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What Kind of Character Will I Be?

May 25, 2011

On Wednesdays, I'll cross-post my blog from Routines for Writers here…

I have ten days to complete the last three assignments for the last three classes of my master of arts in creative writing degree from University of Technology, Sydney. When I turn in a script for a short film, the climax scene of my superhero novel, and the first 15,000 words of a new urban fantasy, I'll be done with my degree. Yay!

Then the next morning I'll be flying from Sydney to Los Angeles to visit friends and go to a writer's retreat, then off to New York City to attend the Romance Writers of America National Conference. It's going to be a busy month, even without homework!

So while we're talking about character this month, my thoughts are turning inward. What kind of character am I becoming? How have I changed since the last time I was in the pressure cooker of higher education?

  • Perfectionist – One of my biggest hurdles from birth through getting my bachelor degree was perfectionism. On the one hand, it's helped me to be a high achiever. On the other hand, it's brought out some of my worst qualities. I tend toward blaming people when things don't go the way I want them to. I become highly critical of all aspects of the process. My standards are sometimes almost unattainable. But I began this last period of schooling knowing that would be an issue for me. I thought about my actions and responses from day one, wondering if I was reacting like the person I wanted to be rather than the person I once was.
  • Impatient – A partner issue to perfectionism is impatience. Though it often comes out as complaining, my impatience is often directed at myself. I can do better, I know I can. I haven't worked hard enough. I could have worked harder on that. But it's often directed outward as well. That teacher isn't as prepared as he/she should be. We aren't being pushed enough. We aren't being taught how to excel in our work in the way I was expecting, in the way I wanted. But this time around, I seemed to be surrounded by people encouraging me to relax and do my best and let everything else fall into place as it would.
  • Persevering – I'm not a quitter, but for the first 22 years of my life, achievement came easily to me. I didn't know what to do when I didn't win at something, or achieve something. I usually moved on, assuming I wasn't good at X or Y if I couldn't do it straight away. But time has taught me differently. I'm a much better writer than many people. But many others are better writers than I can even imagine being. This time through school, I understood that some things needed to be worked on harder and longer. Some pieces would be well-received by my university audience, and other pieces were only getting praise from non-academics. I'm still sorting that out. But I have found the areas in which I love to write and, even if I get lower grades for writing in a genre or style that my academic friends don't understand, I'm proud of myself for persevering down the path I know is right for me.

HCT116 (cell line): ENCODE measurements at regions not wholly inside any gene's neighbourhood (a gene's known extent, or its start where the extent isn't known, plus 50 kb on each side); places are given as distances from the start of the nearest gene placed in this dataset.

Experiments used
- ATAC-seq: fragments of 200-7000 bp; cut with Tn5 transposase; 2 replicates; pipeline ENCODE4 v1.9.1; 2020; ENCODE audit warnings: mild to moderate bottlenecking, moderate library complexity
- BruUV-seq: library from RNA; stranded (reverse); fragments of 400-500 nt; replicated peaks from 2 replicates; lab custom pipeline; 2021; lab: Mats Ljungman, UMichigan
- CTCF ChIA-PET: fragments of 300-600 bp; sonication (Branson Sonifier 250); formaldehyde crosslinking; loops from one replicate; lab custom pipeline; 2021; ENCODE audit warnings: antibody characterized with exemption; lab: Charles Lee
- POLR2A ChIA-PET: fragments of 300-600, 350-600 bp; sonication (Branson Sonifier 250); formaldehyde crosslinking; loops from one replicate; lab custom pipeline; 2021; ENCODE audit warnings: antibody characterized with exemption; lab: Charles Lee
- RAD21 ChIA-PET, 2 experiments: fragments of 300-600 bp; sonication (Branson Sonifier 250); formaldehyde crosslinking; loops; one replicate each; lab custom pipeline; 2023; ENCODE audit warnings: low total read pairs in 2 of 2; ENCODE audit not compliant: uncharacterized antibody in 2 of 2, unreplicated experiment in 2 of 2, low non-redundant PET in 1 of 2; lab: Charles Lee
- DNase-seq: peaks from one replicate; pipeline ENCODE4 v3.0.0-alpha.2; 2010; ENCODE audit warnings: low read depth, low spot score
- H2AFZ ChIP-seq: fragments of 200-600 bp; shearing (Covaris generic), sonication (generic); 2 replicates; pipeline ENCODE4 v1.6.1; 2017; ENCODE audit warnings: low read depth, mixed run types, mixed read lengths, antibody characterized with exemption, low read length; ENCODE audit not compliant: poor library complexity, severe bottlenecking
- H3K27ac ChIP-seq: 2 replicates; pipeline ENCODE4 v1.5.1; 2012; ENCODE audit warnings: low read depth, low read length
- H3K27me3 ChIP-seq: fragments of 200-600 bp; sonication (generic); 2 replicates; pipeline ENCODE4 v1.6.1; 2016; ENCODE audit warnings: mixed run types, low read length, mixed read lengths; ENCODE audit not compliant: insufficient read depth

As much as I've wanted a chance to pursue this degree for the last ten years, I'm glad it's over. There have been more disappointments than celebrations. I'm not yet convinced that I've been taught anything to make me a better writer. I suspect qualities will come up over time, or perhaps in the company of my other writer friends who knew the before and after writer, that prove I've learned a lot in the last sixteen months. And I'm sure a big part of my failure to see obvious growth is because of my perfectionist qualities.

But the process has made me a better person, or at least it's helped me to see that I am growing as a human being. I'm closer to the Kitty God had in mind when he created me. And that makes me happy.

I'm also closer to the kind of person who will enjoy and work hard at a successful career as a fiction writer. I know more about what working hard means – and it doesn't mean you didn't work hard enough if you didn't work yourself sick. I know how to better balance all the aspects of my life in a career that is not only demanding, but where I'm the boss – so I'm becoming a better, more reasonable, and more patient boss.

I'm not sure the last sixteen months and $30,000 has made me a better writer. But the process has helped me to understand better how to grow as a person. It required more prayer than I would've expected. More patience with myself than I've ever allowed. And more support and encouragement from my friends than I would've been willing to ask for.

In the end, I know that God picked the right time and place for me to go through this, and I know that I'll continue to see and reap the benefits long after I've been handed the piece of paper. I think the best part of the whole process has been watching God grow me into a better person every day, and being surprised and awed that he thinks I'm worth so much time and effort.

But then I think about how much time and effort I put into my fictional characters…



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